* The :stdlib.io group includes additional io operations for reading
  and writing files

$ fif
Fif Repl
 'help' for Help Message
 'bye' to Exit.
> 2 2 + println
4
> bye
For now, bye!

The resulting binary starts incredibly fast (<20ms), and has the advantage of directly manipulating EDN configuration files.

$ fif -e '"./deps.edn" dup load-file [:deps fif] {:mvn/version "1.0.2"} assoc-in spit'

It can also be used like any standard scripting language. As an example, i’m going to write a primitive script to add, remove and list dependencies from a “deps.edn” file called clj-deps

#!/usr/bin/env fif

def help-message "clj dependency tool

Usage:
  clj-deps add <package> <version>
  clj-deps remove <package>
  clj-deps list

Example:
  clj-deps add fif 1.0.2
"

*cargs $vargs count setg
*command $vargs first setg
*package $vargs second dup nil? not if read-string first then setg
*version $vargs 2 get setg

cargs 3 =
command "add" =
and
if
  "deps.edn" read-file first
  [:deps package] ?
  {} :mvn/version version assoc assoc-in
  "deps.edn" <> spit
else

cargs 2 =
command "remove" =
and
if
  "deps.edn" read-file first
  dup :deps get package dissoc :deps <> assoc
  "deps.edn" <> spit
else

cargs 1 =
command "list" =
and
if
  "deps.edn" read-file first
  :deps get (dup first . ":" . second :mvn/version get . cr nil) <> map
else
  help-message println
then then then

An example of it’s use:

$ echo "{}" > deps.edn
$ clj-deps add fif 1.0.2
$ clj-deps add clock 0.3.2
cat deps.edn
{:deps {fif {:mvn/version "1.0.2"}, clock {:mvn/version "0.3.2"}}}
$ clj-deps remove clock
$ clj-deps list
fif:1.0.2
$ clj-deps
clj dependency tool

Usage:
  clj-deps add <package> <version>
  clj-deps remove <package>
  clj-deps list

Example:
  clj-deps add fif 1.0.2

7 Development

You can pull the project from github. Clojure tests are run via lein test, and Clojurescript tests are run via lein doo. Clojurescript tests require you to have node on your Environment PATH.

I welcome any and all pull requests that further improve what is currently here, especially things which further improve security and improve error messages.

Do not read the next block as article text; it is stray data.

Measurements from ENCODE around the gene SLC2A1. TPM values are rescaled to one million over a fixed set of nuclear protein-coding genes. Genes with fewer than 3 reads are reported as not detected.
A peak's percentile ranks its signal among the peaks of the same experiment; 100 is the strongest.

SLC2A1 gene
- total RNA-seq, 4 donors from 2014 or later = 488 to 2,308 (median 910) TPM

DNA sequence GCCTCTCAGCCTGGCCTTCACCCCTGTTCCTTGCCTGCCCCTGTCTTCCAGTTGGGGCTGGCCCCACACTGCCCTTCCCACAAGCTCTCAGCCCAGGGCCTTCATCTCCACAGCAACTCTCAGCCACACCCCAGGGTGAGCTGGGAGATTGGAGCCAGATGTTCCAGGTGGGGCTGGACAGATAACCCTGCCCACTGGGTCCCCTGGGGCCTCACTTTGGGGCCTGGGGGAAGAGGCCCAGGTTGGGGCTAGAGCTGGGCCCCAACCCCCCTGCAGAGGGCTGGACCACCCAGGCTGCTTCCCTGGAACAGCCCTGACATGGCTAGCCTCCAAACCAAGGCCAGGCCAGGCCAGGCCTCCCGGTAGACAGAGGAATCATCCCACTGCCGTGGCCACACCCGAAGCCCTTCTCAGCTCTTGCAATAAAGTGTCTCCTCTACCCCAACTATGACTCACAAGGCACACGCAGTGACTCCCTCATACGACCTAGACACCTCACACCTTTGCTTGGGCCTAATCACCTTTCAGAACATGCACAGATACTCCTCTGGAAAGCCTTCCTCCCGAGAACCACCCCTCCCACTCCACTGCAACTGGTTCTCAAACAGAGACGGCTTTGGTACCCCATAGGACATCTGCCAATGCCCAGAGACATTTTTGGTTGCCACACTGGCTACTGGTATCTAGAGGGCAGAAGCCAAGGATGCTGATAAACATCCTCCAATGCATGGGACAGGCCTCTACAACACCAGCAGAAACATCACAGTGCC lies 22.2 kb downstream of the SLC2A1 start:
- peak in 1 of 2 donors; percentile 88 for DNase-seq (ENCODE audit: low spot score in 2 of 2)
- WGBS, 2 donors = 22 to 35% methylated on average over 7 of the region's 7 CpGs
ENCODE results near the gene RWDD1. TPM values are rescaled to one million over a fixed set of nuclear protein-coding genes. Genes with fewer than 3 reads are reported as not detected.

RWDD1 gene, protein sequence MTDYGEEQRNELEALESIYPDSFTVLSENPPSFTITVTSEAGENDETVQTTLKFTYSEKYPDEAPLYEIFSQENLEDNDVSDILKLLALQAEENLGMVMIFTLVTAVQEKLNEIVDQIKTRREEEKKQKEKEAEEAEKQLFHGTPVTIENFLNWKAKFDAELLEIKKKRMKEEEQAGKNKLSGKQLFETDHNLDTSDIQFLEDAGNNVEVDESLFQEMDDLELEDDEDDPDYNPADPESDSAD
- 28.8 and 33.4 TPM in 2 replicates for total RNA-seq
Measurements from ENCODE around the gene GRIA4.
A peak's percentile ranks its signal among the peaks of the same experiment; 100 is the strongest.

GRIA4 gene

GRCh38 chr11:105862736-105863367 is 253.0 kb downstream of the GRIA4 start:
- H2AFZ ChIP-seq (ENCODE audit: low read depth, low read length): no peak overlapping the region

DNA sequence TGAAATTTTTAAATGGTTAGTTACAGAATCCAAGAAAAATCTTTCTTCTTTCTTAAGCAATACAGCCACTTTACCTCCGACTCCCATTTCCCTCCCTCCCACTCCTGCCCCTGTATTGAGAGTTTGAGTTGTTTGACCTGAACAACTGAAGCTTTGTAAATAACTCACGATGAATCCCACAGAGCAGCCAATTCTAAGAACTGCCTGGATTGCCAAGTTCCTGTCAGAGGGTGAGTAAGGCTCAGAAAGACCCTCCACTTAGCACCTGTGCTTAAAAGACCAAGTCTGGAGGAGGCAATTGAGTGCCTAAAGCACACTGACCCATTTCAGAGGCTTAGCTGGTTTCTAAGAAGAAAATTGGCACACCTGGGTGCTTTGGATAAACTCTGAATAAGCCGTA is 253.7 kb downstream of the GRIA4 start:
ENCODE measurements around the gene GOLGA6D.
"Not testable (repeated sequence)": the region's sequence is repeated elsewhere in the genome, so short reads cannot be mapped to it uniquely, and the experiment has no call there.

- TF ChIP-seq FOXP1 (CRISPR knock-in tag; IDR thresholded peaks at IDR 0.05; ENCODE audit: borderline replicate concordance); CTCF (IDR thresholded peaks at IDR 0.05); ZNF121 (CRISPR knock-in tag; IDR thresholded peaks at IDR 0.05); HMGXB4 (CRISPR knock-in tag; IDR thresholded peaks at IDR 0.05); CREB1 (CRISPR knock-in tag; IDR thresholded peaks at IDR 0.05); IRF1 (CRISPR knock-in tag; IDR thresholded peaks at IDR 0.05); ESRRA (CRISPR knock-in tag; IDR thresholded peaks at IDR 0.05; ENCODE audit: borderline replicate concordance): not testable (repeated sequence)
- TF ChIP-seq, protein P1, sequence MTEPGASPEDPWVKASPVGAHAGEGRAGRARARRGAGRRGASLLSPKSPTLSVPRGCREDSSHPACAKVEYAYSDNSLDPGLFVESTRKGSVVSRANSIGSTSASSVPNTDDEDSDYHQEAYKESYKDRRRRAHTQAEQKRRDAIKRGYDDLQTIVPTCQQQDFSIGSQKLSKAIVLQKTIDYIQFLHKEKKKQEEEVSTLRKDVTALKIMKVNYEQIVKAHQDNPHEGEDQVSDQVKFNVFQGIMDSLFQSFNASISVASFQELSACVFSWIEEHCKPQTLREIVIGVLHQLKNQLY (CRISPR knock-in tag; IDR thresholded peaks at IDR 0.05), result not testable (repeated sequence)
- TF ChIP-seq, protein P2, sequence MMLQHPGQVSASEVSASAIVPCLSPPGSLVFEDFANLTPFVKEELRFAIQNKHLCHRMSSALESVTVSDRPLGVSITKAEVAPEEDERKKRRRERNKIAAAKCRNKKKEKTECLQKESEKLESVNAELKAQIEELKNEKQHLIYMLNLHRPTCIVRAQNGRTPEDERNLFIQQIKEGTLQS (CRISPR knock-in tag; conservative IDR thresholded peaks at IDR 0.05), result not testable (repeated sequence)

I’m still not sure where to go with respect to the standard library, and i’m open to suggestions for making manipulation of clojure data as painless as possible.

8 Upcoming Features

A few things to look out for:

  • Implementation in Clojurescript included since 0.3.0-snapshot
  • Regex Support (#”” tagged literal is not valid EDN) use ‘regex’ word definition
  • Improved Error Messages
  • Socket Repl included since 0.4.0-snapshot
  • Commandline Repl included since 0.4.0-snapshot
  • Programmable Repl in Clojure and Clojurescript included since 0.4.0-snapshot
  • Improved repl word definitions On-Going
  • Additional Standard Library Word Definitions On-Going
  • Improved Fif Macros
  • A Time Machine Debugger

9 Related Readings

10 FAQ

10.1 Why fif?

fif is meant to be a play on forth. The name forth was originally meant to be spelt fourth, but had to be reduced in order to fit within the restrictions of computers at the time of it’s creation, and so the name stuck. I recommend you check out the wiki page for an interesting read.

It also helps to note that fif kind of sounds like you have a lisp :)

10.2 Do you plan on using fif in production?

It’s at the point where it is a viable scripting language for my own projects. It has the benefits of being completely sandboxed, and with the addition of the socket repl server, it could be used as an alternative to exposing functionality for setting and getting server configuration data, or even for automating certain functionality with external scripts.